The author, whose book "Born on a Tuesday" is set in northern Nigeria, first came to Germany in 2014 to carry out research and settled in Berlin in 2016.

John is currently writing a historical novel also set in northern Nigeria around the time of the 18th century. At the festival, he will examine how storytellers deal with historical situations in a panel called "The Past is Present."  

The author is also a keen observer of the landscape around him and, regardless of the time period, he is always searching for the "micro story." "I want to write stories about regular people," he adds.

He was for example inspired to write about his relationship with urban parks and his experience of them in Berlin in a recent article for the Economist. In his piece, the author noted his joy for parks while growing up in Nigeria and how he began avoiding green spaces in Berlin because they are often where large groups of black men sell drugs.

While writing the story, John met a man from the Gambia in Görlitzer Park who identified as a drug dealer. He  found out that the dealer's supplier was a white German guy and noticed a bunch of English-speaking tourists smoking weed in public — details that paint a contrast-filled picture. The issue of drugs in parks "sort of points to the contradictions of the city," he says. 

John speaks highly of Berlin. However, he also points out that he has faced racism in the city and elsewhere in Germany, echoing the experience of other people of color who have spoken out about the country's race problem.

"I think one of the great things about this city — and I can't speak for all of Germany, is that even for a black person it's a very livable city," says John. "Even if I get pulled over in the train station and I have racist confrontations with random strangers, on that same day you have a random stranger who just offers to help you."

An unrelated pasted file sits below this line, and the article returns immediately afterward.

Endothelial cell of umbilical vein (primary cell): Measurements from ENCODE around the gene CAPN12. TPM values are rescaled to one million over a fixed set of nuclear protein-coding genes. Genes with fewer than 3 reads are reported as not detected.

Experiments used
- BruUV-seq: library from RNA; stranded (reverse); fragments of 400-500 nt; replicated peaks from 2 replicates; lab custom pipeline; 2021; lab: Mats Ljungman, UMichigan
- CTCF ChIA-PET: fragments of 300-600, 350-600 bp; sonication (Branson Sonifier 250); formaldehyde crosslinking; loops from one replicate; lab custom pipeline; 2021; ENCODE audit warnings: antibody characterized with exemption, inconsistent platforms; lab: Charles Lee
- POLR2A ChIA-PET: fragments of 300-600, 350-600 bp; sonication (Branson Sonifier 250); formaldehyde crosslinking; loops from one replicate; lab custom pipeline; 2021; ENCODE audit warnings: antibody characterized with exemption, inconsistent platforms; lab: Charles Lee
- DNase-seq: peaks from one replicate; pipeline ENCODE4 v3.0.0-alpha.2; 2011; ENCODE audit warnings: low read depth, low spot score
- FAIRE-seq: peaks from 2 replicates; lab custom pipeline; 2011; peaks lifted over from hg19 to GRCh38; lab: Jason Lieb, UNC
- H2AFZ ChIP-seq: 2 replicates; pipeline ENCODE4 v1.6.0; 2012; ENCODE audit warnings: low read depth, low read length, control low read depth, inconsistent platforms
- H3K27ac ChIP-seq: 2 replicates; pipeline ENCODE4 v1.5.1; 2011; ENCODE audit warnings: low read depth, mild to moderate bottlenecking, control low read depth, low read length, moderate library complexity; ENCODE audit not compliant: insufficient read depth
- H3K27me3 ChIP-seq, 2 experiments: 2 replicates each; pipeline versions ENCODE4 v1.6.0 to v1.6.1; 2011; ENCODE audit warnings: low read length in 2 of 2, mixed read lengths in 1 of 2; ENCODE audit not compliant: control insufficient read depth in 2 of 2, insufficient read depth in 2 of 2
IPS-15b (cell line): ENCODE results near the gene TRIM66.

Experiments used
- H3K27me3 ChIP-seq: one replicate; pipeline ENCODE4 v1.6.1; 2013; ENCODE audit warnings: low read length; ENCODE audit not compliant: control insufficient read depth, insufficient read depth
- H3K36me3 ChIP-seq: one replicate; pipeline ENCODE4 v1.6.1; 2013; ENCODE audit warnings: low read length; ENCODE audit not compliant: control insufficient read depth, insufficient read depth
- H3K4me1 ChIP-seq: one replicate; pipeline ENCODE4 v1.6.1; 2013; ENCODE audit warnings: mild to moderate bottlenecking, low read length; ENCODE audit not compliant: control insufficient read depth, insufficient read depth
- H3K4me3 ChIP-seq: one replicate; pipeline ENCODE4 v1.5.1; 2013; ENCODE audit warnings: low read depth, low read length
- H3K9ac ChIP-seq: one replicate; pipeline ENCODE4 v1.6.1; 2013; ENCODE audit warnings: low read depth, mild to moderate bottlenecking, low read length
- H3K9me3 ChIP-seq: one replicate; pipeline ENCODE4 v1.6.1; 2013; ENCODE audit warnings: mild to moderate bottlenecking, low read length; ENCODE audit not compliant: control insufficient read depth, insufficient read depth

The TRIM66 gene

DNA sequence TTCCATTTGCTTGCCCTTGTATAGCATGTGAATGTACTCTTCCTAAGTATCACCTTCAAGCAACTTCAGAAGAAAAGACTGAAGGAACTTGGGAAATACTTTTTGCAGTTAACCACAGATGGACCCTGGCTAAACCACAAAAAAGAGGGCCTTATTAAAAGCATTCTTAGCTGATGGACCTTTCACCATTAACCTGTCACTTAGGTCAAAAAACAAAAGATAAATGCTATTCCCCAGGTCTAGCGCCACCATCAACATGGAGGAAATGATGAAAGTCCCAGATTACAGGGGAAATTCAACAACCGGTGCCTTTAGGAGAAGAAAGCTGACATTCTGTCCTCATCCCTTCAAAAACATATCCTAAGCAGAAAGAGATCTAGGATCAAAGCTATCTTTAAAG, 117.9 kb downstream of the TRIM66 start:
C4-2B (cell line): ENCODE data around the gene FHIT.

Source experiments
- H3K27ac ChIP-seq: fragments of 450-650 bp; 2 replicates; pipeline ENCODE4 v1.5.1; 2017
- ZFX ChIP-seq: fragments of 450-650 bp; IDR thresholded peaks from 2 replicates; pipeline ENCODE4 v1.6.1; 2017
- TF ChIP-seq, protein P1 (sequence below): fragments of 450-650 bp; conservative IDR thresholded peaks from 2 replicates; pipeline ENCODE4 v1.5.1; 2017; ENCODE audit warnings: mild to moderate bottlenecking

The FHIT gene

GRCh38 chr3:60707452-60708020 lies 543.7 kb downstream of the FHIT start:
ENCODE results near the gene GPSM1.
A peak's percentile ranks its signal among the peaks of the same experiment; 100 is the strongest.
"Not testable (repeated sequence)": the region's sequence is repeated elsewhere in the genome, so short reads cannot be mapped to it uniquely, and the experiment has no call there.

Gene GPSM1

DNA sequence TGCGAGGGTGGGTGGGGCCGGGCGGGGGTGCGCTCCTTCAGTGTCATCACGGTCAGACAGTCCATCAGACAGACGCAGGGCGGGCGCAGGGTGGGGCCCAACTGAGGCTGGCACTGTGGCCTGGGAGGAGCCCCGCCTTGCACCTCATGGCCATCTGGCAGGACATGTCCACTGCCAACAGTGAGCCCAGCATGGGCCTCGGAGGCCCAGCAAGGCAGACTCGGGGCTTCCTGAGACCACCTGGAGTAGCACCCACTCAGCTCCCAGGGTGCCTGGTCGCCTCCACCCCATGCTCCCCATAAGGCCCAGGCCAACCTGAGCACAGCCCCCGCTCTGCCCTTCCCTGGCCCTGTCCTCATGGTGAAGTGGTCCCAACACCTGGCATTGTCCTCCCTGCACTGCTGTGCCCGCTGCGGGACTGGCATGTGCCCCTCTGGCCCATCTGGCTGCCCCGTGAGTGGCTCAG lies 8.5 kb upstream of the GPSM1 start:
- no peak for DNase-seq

He's found an interesting way to describe the mixed experiences: "Berlin is one of the nicest racist places in the world."

InterKontinental show Elnathan John and Olumide Popoola
Elnathan John and Olumide Popoola at a talk in September 2017Image: Inter Kontinental

Olumide Popoola: Travelling between cultures

When it comes to writing about the world around her, Olumide Popoola, who has a Nigerian-German background and now lives in London, is also a master observer.

The author and curator of the festival, Popoola says her identity is formed by movement and travelling in and out of different cultures. Her book, "When We Speak of Nothing," is about a transgender man called Karl living in London. Popoola was inspired by the relationship between young men of color in a community center in the UK capital.

"I was really aware how vilified they are in the media and the public eye," she says. "They're always the bad guys. On the other hand I witnessed a really beautiful tenderness in their friendships."

Popoola, who has a 20-month-old daughter, hopes bringing "visionary" writers and artists together to explore migration issues will open up discussion and spark questions.

"I've been going between Nigeria and Germany since I was a child so my identity is formed by movement not just by different cultures. Being in and out of language, and sometimes not being able to part with one country completely — I wanted to explore all these issues I know and I'd seen other writers deal with them as well."

Popoola, who's originally from Bielefeld in North Rhine-Westphalia, says she's interested in "hybrid languages and things that are maybe not perfect," adding, "As a writer that really fascinated me, how you make it all work together."